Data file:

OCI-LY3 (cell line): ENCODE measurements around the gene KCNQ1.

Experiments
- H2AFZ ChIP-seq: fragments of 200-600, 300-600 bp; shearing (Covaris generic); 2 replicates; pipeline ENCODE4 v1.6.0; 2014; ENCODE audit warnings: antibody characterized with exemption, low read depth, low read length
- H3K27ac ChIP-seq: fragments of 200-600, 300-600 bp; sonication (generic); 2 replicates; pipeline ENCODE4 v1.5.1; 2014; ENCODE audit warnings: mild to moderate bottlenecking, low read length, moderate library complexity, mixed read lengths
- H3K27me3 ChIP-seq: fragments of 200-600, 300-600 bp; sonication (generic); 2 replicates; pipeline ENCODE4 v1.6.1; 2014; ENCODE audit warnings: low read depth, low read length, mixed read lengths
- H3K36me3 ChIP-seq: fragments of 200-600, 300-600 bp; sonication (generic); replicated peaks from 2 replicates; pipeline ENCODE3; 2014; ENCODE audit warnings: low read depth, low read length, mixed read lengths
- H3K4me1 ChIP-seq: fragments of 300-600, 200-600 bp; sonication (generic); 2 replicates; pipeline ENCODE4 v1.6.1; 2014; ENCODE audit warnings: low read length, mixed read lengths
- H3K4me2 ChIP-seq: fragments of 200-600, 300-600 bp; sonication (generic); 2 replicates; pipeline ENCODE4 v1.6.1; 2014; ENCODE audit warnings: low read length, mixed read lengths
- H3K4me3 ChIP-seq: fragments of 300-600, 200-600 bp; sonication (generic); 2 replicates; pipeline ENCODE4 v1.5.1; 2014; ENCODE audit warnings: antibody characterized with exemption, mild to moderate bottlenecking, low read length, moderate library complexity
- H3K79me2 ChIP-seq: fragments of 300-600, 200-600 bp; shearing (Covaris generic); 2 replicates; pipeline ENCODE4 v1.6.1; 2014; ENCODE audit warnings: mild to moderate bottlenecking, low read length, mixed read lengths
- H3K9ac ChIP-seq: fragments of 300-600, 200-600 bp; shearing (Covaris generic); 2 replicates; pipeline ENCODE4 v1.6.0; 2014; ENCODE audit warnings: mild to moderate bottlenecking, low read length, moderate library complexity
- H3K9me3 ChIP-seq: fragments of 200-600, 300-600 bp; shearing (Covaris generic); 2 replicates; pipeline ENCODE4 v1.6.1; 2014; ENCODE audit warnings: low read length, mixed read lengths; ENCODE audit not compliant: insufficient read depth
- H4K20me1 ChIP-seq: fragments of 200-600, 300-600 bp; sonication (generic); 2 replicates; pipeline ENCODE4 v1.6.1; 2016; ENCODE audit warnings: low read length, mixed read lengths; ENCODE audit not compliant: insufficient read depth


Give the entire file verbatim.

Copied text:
OCI-LY3 (cell line): ENCODE measurements around the gene KCNQ1.

Experiments
- H2AFZ ChIP-seq: fragments of 200-600, 300-600 bp; shearing (Covaris generic); 2 replicates; pipeline ENCODE4 v1.6.0; 2014; ENCODE audit warnings: antibody characterized with exemption, low read depth, low read length
- H3K27ac ChIP-seq: fragments of 200-600, 300-600 bp; sonication (generic); 2 replicates; pipeline ENCODE4 v1.5.1; 2014; ENCODE audit warnings: mild to moderate bottlenecking, low read length, moderate library complexity, mixed read lengths
- H3K27me3 ChIP-seq: fragments of 200-600, 300-600 bp; sonication (generic); 2 replicates; pipeline ENCODE4 v1.6.1; 2014; ENCODE audit warnings: low read depth, low read length, mixed read lengths
- H3K36me3 ChIP-seq: fragments of 200-600, 300-600 bp; sonication (generic); replicated peaks from 2 replicates; pipeline ENCODE3; 2014; ENCODE audit warnings: low read depth, low read length, mixed read lengths
- H3K4me1 ChIP-seq: fragments of 300-600, 200-600 bp; sonication (generic); 2 replicates; pipeline ENCODE4 v1.6.1; 2014; ENCODE audit warnings: low read length, mixed read lengths
- H3K4me2 ChIP-seq: fragments of 200-600, 300-600 bp; sonication (generic); 2 replicates; pipeline ENCODE4 v1.6.1; 2014; ENCODE audit warnings: low read length, mixed read lengths
- H3K4me3 ChIP-seq: fragments of 300-600, 200-600 bp; sonication (generic); 2 replicates; pipeline ENCODE4 v1.5.1; 2014; ENCODE audit warnings: antibody characterized with exemption, mild to moderate bottlenecking, low read length, moderate library complexity
- H3K79me2 ChIP-seq: fragments of 300-600, 200-600 bp; shearing (Covaris generic); 2 replicates; pipeline ENCODE4 v1.6.1; 2014; ENCODE audit warnings: mild to moderate bottlenecking, low read length, mixed read lengths
- H3K9ac ChIP-seq: fragments of 300-600, 200-600 bp; shearing (Covaris generic); 2 replicates; pipeline ENCODE4 v1.6.0; 2014; ENCODE audit warnings: mild to moderate bottlenecking, low read length, moderate library complexity
- H3K9me3 ChIP-seq: fragments of 200-600, 300-600 bp; shearing (Covaris generic); 2 replicates; pipeline ENCODE4 v1.6.1; 2014; ENCODE audit warnings: low read length, mixed read lengths; ENCODE audit not compliant: insufficient read depth
- H4K20me1 ChIP-seq: fragments of 200-600, 300-600 bp; sonication (generic); 2 replicates; pipeline ENCODE4 v1.6.1; 2016; ENCODE audit warnings: low read length, mixed read lengths; ENCODE audit not compliant: insufficient read depth